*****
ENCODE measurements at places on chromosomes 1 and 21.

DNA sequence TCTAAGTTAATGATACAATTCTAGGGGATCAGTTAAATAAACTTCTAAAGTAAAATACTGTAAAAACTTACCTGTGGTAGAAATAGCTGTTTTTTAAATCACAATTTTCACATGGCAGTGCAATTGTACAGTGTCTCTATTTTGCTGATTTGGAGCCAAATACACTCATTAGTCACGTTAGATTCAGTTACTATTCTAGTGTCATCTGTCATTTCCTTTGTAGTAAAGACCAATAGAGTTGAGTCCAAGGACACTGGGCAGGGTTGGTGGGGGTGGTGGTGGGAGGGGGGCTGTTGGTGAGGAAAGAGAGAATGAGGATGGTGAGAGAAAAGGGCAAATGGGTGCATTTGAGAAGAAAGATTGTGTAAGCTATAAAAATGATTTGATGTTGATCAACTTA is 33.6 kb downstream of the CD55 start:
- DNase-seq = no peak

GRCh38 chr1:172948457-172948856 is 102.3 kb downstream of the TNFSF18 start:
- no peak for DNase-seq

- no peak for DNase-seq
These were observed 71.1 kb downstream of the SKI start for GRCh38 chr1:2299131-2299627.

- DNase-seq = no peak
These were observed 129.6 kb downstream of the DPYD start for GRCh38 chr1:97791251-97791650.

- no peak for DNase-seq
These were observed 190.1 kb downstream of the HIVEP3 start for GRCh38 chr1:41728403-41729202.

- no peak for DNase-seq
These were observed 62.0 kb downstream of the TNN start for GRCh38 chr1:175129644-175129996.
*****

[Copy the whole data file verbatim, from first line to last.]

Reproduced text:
ENCODE measurements at places on chromosomes 1 and 21.

DNA sequence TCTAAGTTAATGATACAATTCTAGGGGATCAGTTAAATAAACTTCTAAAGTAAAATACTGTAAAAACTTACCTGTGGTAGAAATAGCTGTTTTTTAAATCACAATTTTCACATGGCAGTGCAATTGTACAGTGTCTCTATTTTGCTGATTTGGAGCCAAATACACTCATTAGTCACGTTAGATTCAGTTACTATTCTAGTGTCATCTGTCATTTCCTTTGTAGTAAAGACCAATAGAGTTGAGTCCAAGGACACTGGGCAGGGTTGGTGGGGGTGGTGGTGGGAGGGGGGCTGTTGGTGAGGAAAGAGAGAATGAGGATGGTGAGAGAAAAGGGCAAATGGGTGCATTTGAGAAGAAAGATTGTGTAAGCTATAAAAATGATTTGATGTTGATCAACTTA is 33.6 kb downstream of the CD55 start:
- DNase-seq = no peak

GRCh38 chr1:172948457-172948856 is 102.3 kb downstream of the TNFSF18 start:
- no peak for DNase-seq

- no peak for DNase-seq
These were observed 71.1 kb downstream of the SKI start for GRCh38 chr1:2299131-2299627.

- DNase-seq = no peak
These were observed 129.6 kb downstream of the DPYD start for GRCh38 chr1:97791251-97791650.

- no peak for DNase-seq
These were observed 190.1 kb downstream of the HIVEP3 start for GRCh38 chr1:41728403-41729202.

- no peak for DNase-seq
These were observed 62.0 kb downstream of the TNN start for GRCh38 chr1:175129644-175129996.